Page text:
Some officers face PTSD after witnessing tragedies

This is an archived article and the information in the article may be outdated. Please look at the time stamp on the story to see when it was last updated.
Data pix.

MEMPHIS, Tenn. -- The mad dash to get a shooting suspect off of the streets ended in tragedy on Saturday night.

"We have an officer down and injured on Beale Street," officers were heard saying over radios.

Officer Verdell Smith was knocked off of his feet when police said Justin Welch slammed into him with a stolen car.

Law enforcement sources described the scene as "gruesome."

The men and women Officer Smith worked with everyday were forced to witness the attack.

What happened at Beale and B.B. King can often leave officers with Post Traumatic Stress Disorder (PTSD).

"They're surrounded by death. They only get called to people's houses in difficult situations and that takes a toll on a person," C.T. Freeman told WREG.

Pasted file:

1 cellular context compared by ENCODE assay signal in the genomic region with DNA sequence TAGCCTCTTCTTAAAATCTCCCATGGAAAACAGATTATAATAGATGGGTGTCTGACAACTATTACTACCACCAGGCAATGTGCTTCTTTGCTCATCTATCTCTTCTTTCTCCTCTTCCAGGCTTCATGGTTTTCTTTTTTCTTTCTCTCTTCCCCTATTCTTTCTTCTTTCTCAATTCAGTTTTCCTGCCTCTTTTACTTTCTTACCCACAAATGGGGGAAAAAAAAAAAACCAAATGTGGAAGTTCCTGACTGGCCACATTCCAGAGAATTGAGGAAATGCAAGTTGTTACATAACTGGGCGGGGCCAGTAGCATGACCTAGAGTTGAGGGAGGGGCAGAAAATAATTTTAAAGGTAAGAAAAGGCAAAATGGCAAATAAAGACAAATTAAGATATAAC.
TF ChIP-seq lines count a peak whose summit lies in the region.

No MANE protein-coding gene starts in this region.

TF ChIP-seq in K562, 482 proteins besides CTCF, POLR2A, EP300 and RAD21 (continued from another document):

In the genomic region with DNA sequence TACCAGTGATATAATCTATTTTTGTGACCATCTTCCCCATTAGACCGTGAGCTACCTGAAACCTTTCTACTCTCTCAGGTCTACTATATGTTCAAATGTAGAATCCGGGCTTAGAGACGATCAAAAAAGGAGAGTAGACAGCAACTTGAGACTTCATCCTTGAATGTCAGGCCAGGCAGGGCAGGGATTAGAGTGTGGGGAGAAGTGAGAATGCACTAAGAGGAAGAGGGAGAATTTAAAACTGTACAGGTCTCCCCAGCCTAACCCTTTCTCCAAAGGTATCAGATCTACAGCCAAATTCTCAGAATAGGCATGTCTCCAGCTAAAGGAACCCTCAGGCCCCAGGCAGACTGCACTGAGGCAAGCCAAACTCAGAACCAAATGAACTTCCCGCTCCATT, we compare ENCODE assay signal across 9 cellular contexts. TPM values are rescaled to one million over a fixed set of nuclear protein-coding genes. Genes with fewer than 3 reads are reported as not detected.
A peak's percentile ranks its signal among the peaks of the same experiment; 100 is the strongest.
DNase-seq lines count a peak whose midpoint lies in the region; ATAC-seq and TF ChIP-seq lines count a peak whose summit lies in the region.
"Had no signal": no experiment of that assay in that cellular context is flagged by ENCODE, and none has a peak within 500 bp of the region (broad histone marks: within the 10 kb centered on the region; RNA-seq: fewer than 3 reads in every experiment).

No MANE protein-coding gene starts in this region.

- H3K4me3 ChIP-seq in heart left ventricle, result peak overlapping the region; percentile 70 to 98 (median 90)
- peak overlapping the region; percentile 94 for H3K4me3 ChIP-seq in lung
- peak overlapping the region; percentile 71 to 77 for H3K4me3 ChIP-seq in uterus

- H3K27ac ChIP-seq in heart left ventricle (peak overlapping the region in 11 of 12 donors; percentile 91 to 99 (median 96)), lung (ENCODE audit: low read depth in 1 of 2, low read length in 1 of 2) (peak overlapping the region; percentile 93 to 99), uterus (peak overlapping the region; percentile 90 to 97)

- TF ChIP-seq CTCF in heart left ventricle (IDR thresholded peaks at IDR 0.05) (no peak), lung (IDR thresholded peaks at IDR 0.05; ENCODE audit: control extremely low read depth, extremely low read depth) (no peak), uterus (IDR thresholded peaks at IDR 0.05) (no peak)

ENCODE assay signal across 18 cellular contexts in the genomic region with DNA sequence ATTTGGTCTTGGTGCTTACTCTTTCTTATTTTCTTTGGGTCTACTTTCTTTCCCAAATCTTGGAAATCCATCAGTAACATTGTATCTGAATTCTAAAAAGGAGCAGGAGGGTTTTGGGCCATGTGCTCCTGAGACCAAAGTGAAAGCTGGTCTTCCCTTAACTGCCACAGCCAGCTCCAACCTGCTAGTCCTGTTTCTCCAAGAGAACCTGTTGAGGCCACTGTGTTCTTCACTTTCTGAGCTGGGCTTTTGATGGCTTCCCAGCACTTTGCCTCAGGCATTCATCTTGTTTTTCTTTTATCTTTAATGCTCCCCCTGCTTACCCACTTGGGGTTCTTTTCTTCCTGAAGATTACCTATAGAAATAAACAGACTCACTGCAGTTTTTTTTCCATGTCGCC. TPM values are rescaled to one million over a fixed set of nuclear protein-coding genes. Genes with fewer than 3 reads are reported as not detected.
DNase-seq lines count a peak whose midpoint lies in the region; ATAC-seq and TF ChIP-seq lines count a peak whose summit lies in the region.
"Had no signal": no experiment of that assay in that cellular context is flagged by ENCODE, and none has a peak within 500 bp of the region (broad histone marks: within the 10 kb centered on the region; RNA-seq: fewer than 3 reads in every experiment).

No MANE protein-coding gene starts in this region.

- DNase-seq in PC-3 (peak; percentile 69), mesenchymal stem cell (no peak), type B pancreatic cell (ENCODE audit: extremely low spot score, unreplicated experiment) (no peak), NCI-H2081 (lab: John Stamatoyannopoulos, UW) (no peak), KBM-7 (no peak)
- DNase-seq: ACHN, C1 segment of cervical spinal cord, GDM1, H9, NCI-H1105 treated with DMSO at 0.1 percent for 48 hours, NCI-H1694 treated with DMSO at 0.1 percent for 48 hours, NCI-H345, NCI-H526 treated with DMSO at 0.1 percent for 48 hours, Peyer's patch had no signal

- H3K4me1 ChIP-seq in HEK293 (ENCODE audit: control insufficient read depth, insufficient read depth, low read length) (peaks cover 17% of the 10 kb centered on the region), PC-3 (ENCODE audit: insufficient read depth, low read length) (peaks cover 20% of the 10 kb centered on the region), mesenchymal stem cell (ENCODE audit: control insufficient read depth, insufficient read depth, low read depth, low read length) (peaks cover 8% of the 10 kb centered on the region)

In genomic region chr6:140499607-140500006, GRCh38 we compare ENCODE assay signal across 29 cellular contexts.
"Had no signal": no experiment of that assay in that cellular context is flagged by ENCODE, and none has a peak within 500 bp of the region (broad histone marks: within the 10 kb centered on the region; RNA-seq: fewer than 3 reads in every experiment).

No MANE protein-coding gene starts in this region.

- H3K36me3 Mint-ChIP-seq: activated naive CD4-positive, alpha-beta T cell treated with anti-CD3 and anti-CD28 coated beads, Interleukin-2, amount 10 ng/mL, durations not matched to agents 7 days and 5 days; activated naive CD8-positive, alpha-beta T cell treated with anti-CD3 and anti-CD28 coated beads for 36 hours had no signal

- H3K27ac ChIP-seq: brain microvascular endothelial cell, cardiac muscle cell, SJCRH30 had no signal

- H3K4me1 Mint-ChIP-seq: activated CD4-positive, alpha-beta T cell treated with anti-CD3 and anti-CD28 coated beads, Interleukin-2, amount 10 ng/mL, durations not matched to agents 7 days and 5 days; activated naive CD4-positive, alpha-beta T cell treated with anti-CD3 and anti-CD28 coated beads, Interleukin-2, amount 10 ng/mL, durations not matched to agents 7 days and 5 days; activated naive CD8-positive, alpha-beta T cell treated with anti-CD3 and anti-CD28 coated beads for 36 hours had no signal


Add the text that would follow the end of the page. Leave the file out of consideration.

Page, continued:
Freeman is a retired officer and spent more than 30 years in law enforcement.

"You saw increased divorce rate in police, you saw increased domestic violence, you saw increased alcohol and drug use," Freeman explained.

Many departments, including the Memphis Police Department, use critical stress debriefing.

"Let the officers here vent, let them talk about what happened, and give them some coping mechanisms to deal with this," Freeman described the process.

Trained officers from other departments or cities usually work with those affected.

MPD uses off site doctors and pastors to facilitate the process.

"A police officer is not somebody special," Freeman said. "They are a human being just like you and I. They're a normal person but they have to deal with these abnormal situations."

Latest News

More News